Like any other business or industry, the shipping industry is never without its share of challenges. During the 1970s this was quite evident at Port Bustamante. And with the fierce competition and proposals for greater expansions, there was a need for a regulatory body that had the power to intervene when necessary. The Government therefore took a decision to establish the Port Authority of Jamaica that would now oversee all ports and wharves in Jamaica.
With the Port Authority in place, concerns were highlighted as to the efficiency of operations, the economic considerations and the company’s strategies for sustainability. These concerns, inter alia, prompted the merger between Kingston Wharves Limited and Western Terminals Limited in 1994. And under the new Kingston Wharves Limited, the company went public and in 1995 was listed on the Jamaica Stock Exchange.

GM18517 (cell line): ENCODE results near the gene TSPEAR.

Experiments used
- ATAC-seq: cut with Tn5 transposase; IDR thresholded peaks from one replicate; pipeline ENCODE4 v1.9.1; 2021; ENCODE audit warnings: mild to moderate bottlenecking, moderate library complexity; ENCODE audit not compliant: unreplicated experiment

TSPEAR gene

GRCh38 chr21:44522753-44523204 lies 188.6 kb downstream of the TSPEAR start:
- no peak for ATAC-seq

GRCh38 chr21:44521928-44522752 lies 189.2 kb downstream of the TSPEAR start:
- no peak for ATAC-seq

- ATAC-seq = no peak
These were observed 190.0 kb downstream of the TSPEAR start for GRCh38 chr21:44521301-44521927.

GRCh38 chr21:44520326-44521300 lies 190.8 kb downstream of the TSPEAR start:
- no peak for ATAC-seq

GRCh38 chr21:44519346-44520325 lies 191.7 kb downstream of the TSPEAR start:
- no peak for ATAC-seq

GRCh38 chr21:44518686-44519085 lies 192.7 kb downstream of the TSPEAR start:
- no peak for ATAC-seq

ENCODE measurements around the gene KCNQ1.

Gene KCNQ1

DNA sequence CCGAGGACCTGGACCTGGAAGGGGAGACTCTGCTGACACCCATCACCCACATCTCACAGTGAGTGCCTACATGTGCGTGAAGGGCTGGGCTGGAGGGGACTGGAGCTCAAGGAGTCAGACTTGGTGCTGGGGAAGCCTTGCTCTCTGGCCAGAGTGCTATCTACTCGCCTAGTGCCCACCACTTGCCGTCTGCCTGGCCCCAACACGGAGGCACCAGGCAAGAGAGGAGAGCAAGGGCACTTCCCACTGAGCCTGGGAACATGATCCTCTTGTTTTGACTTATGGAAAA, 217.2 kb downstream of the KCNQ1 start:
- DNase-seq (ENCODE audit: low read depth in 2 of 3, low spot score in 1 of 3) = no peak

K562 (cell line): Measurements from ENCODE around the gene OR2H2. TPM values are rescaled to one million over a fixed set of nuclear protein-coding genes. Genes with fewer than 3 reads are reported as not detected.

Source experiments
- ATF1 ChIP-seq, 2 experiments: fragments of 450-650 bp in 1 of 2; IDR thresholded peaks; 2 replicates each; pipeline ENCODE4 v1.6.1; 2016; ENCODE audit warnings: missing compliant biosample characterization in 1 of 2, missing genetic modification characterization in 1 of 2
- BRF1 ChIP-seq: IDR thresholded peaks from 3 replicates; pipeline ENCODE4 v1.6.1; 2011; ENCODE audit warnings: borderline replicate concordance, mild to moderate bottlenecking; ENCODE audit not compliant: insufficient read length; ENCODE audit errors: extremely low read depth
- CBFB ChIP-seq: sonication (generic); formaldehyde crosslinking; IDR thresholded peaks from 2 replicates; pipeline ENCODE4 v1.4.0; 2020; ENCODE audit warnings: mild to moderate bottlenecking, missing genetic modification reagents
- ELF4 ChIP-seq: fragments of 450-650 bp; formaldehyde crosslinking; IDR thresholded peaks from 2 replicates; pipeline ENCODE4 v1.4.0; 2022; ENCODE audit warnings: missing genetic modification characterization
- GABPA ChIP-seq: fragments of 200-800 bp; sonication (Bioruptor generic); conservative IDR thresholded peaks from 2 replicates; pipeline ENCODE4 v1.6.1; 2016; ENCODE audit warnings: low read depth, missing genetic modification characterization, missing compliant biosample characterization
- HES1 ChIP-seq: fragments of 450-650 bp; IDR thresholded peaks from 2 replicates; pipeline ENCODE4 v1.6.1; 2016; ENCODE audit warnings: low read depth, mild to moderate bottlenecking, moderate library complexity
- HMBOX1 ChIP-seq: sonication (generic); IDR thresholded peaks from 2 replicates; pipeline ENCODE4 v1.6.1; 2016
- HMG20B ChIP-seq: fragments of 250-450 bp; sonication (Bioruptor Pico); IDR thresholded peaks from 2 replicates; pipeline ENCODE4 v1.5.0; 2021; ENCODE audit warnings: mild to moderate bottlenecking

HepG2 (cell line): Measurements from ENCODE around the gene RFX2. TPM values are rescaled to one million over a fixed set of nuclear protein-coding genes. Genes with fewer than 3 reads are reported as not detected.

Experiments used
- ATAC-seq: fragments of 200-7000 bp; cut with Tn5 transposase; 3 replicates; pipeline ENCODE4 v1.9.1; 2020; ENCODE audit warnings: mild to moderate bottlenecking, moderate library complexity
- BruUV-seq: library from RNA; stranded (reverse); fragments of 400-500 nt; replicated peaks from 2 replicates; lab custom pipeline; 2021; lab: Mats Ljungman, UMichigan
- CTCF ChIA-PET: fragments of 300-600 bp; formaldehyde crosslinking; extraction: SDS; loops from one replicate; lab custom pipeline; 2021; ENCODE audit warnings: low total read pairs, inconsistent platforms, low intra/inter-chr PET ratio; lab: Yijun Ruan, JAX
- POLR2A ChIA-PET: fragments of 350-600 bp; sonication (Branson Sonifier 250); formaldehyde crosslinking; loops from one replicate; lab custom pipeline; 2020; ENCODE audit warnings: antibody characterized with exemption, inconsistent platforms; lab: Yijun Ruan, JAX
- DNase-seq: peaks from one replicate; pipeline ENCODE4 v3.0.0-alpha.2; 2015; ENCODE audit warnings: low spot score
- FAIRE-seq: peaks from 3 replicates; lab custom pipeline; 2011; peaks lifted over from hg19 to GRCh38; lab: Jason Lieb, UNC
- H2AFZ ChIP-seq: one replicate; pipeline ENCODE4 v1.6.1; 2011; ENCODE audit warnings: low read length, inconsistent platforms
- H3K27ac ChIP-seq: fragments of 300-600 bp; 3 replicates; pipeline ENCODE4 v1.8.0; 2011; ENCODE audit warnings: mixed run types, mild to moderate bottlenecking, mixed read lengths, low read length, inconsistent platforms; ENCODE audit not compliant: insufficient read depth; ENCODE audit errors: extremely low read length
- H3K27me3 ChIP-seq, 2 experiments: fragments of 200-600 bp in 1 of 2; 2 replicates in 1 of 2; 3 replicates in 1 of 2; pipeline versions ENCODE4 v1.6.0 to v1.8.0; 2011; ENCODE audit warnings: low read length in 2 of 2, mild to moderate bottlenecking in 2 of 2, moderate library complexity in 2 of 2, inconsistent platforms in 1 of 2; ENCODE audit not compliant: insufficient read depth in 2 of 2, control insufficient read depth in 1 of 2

The expansion over the years has resulted in Kingston Wharves now as a group of companies. With 1600 meters of berthing space and 22 hectares of open storage, with 30,000 sq. meters of covered warehousing and cold storage, the group consists of Kingston Wharves Limited that has the direct responsibility for terminal operations; Security Administrators Limited that deals with port security services; Harbour Cold Stores for cold storage and cold storage equipment installation and Western Storage and Western Terminals that handles property rentals.